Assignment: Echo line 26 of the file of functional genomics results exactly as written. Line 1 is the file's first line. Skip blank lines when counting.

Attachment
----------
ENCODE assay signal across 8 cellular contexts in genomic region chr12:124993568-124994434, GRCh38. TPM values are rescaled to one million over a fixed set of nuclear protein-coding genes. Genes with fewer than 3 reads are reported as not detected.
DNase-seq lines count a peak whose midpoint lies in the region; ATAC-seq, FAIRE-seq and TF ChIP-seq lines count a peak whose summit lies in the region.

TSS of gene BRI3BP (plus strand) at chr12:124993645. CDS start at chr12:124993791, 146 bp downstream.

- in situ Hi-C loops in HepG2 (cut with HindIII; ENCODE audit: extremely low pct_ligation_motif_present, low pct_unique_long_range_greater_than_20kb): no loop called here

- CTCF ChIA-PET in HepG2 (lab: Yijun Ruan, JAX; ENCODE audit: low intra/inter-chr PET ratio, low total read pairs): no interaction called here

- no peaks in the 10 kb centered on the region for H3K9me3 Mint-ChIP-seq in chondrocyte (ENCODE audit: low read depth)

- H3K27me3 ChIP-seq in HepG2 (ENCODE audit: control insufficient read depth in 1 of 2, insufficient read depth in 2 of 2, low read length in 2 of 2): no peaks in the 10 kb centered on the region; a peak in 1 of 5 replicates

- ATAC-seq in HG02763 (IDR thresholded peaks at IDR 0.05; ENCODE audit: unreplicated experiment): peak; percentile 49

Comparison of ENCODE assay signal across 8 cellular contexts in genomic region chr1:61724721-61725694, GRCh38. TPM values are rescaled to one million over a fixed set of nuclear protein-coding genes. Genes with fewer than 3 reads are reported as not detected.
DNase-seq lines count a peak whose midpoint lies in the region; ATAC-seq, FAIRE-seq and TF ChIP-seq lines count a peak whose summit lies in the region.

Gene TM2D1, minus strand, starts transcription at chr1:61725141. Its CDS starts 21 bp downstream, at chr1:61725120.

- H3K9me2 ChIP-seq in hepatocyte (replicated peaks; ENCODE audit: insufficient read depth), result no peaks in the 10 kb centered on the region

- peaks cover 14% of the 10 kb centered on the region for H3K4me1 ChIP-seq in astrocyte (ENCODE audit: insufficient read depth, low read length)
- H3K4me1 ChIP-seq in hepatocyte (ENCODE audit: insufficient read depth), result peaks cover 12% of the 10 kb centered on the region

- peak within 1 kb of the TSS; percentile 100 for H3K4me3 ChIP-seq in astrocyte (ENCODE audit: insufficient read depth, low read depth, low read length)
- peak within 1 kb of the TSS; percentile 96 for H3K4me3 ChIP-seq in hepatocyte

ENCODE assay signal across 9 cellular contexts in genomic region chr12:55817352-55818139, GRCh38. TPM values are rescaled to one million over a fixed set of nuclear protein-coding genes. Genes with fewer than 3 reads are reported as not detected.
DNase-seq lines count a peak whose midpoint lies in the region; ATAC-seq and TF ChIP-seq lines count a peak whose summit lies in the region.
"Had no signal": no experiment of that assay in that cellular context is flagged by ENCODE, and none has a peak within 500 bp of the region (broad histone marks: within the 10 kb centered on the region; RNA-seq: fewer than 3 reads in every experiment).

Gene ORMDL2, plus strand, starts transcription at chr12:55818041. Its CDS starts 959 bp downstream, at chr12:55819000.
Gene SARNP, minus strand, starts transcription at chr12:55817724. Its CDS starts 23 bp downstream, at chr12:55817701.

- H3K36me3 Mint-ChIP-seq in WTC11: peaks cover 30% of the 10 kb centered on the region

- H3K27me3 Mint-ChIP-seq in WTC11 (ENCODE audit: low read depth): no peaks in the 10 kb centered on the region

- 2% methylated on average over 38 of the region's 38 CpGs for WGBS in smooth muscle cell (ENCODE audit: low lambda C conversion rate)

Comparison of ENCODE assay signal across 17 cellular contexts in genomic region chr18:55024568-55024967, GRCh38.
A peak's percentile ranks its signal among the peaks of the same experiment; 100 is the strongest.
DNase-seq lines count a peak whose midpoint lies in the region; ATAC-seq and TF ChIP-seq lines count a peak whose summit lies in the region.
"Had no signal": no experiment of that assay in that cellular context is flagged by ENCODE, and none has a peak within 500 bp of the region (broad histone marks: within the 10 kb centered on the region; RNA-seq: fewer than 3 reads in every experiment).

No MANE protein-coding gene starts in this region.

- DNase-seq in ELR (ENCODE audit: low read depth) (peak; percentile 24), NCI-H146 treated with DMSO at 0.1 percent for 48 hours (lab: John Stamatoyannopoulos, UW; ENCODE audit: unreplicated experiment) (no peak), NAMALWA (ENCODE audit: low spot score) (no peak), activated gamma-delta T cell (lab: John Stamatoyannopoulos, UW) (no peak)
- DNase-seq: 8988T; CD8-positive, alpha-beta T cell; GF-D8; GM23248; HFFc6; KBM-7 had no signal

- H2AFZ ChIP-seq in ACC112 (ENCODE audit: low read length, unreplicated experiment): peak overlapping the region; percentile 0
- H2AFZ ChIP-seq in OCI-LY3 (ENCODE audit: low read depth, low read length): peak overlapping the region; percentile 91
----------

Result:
A peak's percentile ranks its signal among the peaks of the same experiment; 100 is the strongest.